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Constance Alexander: Children’s book offers look at colorful life of artist, Mayfield native Ellis Wilson

As Mayfield rebuilds and reshapes its vision of the future after last December’s deadly tornado, the community can glean inspiration from the story of Ellis Wilson. The celebrated artist left his hometown in the early 1900s with a dream he never abandoned, despite many obstacles.

It was “a time when most folks saw the world as black or white,” according to Jayne Moore Waldrop’s book, “The Art of Ellis Wilson: A Journey in Color.” Illustrated by Michael McBride and published by Shadelandhouse Modern Press, the colorful children’s book is due for release on December 6.

Ellis Wilson (1899-1977) was Black, born under the oppressive wing of Jim Crow laws. Instead of seeing the harsh limitations of the world he lived in, he recognized the magic of art as he watched colors dance across canvas whenever his father picked up a paintbrush.

When young Ellis confessed his ambition, “I want to paint all the time,” he declared.

His father’s terse response was the practical one. “Son, a man can’t make a living like this,” the elder Wilson said. “Let’s go to work.”

In the illustration that accompanies the father-son chat, illustrator McBride renders the scene in vibrant color and elegant detail. Viewers can almost smell the mix of paint and turpentine and feel the rough cloth the father used to wipe off his hands as he prepared for his “real” work as a barber in Mayfield’s so-called Bottom.

Wilson’s dreams eventually led him from home to Chicago, “a city full of lights, crowds, smokestacks, and noise.”

He’d been accepted at art school where he perfected his existing skills and learned new ones. Just as he hoped, “colors began to dance across his canvas.”

His journey did not stop in Chicago but led to New York City at the height of the Harlem Renaissance. Wilson’s new neighborhood was home to a creative Black community that celebrated “painters, sculptors, musicians, poets, and dancers.”

“There is so much to paint and so little time,” he wrote to his family.

He also enclosed newspaper clippings about his work, including one that proclaimed, “Ellis Wilson Wins Fine Art Prize.”

The popularity of his artworks faded after he died, and the most money he ever made for a canvas was $300. And then one of his paintings — “Funeral Procession” – captured the public’s imagination in 1986, when it was featured on the TV series, The Cosby Show.

In the episode “The Auction,” Mrs. Huxtable bid on the painting at an art auction and paid $11,000 for it. She said the artist was her “great-uncle Ellis” and the evocative scene took a place of honor over the Huxtable mantlepiece where it stayed for the rest of the eight seasons of the series.

Constance Alexander is a columnist, award-winning poet and playwright, and President of INTEXCommunications in Murray. She can be reached at constancealexander@twc.com. Or visit www.constancealexander.com.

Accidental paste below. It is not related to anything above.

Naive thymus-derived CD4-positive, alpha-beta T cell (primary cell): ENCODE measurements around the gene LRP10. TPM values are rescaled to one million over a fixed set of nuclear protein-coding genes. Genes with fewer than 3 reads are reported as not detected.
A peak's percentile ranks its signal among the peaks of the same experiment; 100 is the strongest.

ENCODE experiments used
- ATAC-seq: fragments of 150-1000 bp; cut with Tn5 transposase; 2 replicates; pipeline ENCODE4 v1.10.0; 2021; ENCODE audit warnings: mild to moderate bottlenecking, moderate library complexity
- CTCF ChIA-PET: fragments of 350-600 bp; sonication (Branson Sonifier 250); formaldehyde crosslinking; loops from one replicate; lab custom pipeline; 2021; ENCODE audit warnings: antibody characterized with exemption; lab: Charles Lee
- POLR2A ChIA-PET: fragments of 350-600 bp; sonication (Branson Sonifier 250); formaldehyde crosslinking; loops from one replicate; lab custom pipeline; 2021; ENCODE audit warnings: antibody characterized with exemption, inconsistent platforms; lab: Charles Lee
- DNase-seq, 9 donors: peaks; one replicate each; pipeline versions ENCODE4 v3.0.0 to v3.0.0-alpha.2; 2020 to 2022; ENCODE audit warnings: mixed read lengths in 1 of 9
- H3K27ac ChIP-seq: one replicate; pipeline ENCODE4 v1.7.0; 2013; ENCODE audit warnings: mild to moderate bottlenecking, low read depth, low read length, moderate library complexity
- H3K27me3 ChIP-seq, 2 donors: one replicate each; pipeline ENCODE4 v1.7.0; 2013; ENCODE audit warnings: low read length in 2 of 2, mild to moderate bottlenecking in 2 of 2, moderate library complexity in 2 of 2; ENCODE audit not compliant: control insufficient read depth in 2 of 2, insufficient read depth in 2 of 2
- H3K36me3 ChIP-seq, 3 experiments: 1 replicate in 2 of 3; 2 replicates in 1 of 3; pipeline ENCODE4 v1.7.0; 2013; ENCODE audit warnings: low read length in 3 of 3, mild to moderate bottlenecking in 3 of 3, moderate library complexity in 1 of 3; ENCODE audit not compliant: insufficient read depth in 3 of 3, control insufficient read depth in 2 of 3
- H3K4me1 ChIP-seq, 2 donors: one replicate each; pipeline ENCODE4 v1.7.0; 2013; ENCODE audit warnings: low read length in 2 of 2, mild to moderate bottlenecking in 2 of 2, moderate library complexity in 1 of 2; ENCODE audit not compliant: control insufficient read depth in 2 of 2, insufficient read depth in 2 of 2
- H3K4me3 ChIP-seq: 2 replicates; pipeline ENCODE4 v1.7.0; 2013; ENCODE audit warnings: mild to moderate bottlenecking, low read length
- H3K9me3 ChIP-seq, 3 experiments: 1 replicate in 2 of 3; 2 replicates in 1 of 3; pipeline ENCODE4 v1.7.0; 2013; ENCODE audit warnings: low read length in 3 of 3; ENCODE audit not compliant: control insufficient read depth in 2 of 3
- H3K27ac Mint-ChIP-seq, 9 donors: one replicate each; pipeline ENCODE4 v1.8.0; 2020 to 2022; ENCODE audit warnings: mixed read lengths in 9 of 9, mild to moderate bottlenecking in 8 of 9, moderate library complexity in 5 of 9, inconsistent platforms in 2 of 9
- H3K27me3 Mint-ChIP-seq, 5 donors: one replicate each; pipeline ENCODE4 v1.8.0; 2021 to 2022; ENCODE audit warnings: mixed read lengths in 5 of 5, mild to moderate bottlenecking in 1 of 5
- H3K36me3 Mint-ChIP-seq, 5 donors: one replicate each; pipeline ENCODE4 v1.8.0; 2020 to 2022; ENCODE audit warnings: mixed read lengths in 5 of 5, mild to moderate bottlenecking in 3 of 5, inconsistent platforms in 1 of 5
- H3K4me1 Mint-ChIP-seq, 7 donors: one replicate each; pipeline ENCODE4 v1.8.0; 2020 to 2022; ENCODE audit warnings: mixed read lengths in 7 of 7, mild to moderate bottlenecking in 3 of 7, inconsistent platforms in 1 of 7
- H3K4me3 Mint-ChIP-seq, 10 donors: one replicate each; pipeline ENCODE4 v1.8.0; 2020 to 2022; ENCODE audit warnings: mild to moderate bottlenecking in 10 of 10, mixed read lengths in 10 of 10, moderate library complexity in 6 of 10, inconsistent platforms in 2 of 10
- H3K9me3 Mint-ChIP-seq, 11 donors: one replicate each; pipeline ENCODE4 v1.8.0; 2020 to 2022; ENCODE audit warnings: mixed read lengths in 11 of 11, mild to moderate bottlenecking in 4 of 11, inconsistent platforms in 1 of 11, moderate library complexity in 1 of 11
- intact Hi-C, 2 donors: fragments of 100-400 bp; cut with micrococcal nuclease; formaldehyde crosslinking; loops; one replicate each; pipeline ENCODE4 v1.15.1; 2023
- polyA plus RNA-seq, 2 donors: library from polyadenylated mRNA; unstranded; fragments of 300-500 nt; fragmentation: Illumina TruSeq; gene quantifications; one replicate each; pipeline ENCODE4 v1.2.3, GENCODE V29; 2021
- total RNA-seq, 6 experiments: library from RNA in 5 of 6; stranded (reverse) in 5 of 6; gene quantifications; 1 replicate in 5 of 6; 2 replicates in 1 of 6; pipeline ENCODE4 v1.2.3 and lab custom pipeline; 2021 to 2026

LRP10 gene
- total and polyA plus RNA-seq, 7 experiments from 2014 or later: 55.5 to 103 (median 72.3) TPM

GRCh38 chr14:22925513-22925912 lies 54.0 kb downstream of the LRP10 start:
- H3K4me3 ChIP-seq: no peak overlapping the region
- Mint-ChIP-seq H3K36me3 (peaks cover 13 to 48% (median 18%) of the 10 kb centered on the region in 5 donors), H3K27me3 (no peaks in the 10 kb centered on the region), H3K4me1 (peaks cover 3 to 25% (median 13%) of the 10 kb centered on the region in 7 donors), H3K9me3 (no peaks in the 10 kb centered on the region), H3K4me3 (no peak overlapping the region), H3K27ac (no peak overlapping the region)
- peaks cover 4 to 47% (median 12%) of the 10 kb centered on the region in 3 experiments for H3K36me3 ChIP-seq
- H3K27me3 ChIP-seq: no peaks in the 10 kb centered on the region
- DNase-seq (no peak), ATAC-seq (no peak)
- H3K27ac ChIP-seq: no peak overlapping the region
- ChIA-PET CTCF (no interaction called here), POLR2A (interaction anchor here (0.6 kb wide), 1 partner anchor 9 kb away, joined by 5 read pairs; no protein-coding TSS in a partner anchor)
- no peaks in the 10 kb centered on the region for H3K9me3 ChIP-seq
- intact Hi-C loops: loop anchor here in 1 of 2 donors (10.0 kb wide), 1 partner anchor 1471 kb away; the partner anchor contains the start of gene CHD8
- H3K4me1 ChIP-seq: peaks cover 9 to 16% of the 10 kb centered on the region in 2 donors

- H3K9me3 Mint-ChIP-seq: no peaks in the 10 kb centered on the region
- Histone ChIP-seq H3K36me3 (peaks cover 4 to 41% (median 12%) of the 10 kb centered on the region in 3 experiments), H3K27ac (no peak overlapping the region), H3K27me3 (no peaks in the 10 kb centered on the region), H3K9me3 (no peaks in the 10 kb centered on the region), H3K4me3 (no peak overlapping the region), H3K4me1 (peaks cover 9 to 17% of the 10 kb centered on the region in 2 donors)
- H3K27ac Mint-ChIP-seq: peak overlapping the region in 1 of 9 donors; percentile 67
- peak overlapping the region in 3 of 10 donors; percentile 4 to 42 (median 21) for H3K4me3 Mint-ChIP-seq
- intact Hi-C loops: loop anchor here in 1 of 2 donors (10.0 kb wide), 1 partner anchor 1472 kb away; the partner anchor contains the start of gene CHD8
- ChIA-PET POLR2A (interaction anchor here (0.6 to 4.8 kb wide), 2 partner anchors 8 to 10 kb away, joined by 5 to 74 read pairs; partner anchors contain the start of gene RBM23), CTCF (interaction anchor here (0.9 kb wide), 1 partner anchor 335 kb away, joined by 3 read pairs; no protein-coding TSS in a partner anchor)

Waldrop, a Paducah native, did not learn about Wilson’s work until 2000, when she came across a KET broadcast of a documentary, “Ellis Wilson – So Much to Paint.”

She learned more about the artist through Albert Sperath, former director of the Clara M. Eagle Gallery at Murray State University. When he realized the gallery’s permanent collection housed two Wilson paintings — and that the artist was a Mayfield native — Sperath organized a retrospective of Wilson’s work at the gallery in 2000. Working with Margaret R. Vendryes, Steven H. Jones, and Eva King, the foursome wrote a book to complement the exhibition, published by University Press of Kentucky.

“Growing up in Paducah, twenty miles from Ellis Wilson’s home, I was surprised to finally learn about his art in adulthood. His name never came up in our (art history) textbooks,” Waldrop explained.

Wilson’s persistence in pursuing a goal that was considered fruitless for anyone, especially a Black man from far western Kentucky, inspired her.

Like Wilson’s, her dream was considered idealistic. A practicing attorney with impressive credentials, she wanted to write. Thus, she applied skills she had developed as a lawyer to conduct in-depth research and learn everything she could about Wilson and his work.

She was surprised by the level of detailed documentation he had amassed throughout his lifetime. Reviewing that material at the Smithsonian, Waldrop could see what he valued, “what mattered to him,” is the way she put it.

She was able to use is words in writing the book, including quotes from his Guggenheim grant application.

Working with illustrator Michael McBride was enlightening to Waldrop. Writer and illustrator connected early on, and both were already avid fans of Wilson.

“It’s his eightieth children’s book,” Waldrop said, mentioning that this was her first book for children.

“You don’t get many words,” she admitted. “You have to distill your choices.”

Using many of Wilson’s own words, however, gave the “voice” of the book the legitimacy she sought.

The whole project took years, but Waldrop did not give up because she believes in the importance of telling Wilson’s story. “I felt even more strongly after the tornado in December,” she explained.

“The tangible side of Mayfield’s history no longer exists, but it is important to reclaim local history and give Wilson his rightful place.”

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